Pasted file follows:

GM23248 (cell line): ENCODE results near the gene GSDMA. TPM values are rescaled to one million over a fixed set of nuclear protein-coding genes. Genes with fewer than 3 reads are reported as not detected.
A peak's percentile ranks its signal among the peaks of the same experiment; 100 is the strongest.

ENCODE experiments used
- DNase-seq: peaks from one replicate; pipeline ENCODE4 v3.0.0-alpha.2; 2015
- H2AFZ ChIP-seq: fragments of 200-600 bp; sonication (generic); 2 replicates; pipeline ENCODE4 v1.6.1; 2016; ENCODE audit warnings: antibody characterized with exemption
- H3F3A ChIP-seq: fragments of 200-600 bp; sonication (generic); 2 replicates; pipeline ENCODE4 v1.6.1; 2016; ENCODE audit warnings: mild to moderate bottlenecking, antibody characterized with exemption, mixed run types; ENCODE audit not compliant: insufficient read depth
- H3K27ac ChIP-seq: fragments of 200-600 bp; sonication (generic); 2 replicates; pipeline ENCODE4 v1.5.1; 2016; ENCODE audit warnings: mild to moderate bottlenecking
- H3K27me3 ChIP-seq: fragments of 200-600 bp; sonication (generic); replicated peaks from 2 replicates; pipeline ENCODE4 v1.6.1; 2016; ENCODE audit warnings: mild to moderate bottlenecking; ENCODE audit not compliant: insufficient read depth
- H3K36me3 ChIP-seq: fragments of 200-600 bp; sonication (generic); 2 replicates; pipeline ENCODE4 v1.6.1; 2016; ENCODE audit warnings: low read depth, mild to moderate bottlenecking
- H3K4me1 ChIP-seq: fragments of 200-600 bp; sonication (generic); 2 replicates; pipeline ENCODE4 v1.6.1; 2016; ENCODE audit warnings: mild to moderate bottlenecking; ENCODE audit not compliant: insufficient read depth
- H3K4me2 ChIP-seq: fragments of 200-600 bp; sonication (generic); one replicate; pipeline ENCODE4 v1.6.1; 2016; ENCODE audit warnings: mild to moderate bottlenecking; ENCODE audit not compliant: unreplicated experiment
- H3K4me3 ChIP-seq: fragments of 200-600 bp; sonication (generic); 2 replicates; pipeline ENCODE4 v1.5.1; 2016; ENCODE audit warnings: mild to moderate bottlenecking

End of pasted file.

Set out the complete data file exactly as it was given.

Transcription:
GM23248 (cell line): ENCODE results near the gene GSDMA. TPM values are rescaled to one million over a fixed set of nuclear protein-coding genes. Genes with fewer than 3 reads are reported as not detected.
A peak's percentile ranks its signal among the peaks of the same experiment; 100 is the strongest.

ENCODE experiments used
- DNase-seq: peaks from one replicate; pipeline ENCODE4 v3.0.0-alpha.2; 2015
- H2AFZ ChIP-seq: fragments of 200-600 bp; sonication (generic); 2 replicates; pipeline ENCODE4 v1.6.1; 2016; ENCODE audit warnings: antibody characterized with exemption
- H3F3A ChIP-seq: fragments of 200-600 bp; sonication (generic); 2 replicates; pipeline ENCODE4 v1.6.1; 2016; ENCODE audit warnings: mild to moderate bottlenecking, antibody characterized with exemption, mixed run types; ENCODE audit not compliant: insufficient read depth
- H3K27ac ChIP-seq: fragments of 200-600 bp; sonication (generic); 2 replicates; pipeline ENCODE4 v1.5.1; 2016; ENCODE audit warnings: mild to moderate bottlenecking
- H3K27me3 ChIP-seq: fragments of 200-600 bp; sonication (generic); replicated peaks from 2 replicates; pipeline ENCODE4 v1.6.1; 2016; ENCODE audit warnings: mild to moderate bottlenecking; ENCODE audit not compliant: insufficient read depth
- H3K36me3 ChIP-seq: fragments of 200-600 bp; sonication (generic); 2 replicates; pipeline ENCODE4 v1.6.1; 2016; ENCODE audit warnings: low read depth, mild to moderate bottlenecking
- H3K4me1 ChIP-seq: fragments of 200-600 bp; sonication (generic); 2 replicates; pipeline ENCODE4 v1.6.1; 2016; ENCODE audit warnings: mild to moderate bottlenecking; ENCODE audit not compliant: insufficient read depth
- H3K4me2 ChIP-seq: fragments of 200-600 bp; sonication (generic); one replicate; pipeline ENCODE4 v1.6.1; 2016; ENCODE audit warnings: mild to moderate bottlenecking; ENCODE audit not compliant: unreplicated experiment
- H3K4me3 ChIP-seq: fragments of 200-600 bp; sonication (generic); 2 replicates; pipeline ENCODE4 v1.5.1; 2016; ENCODE audit warnings: mild to moderate bottlenecking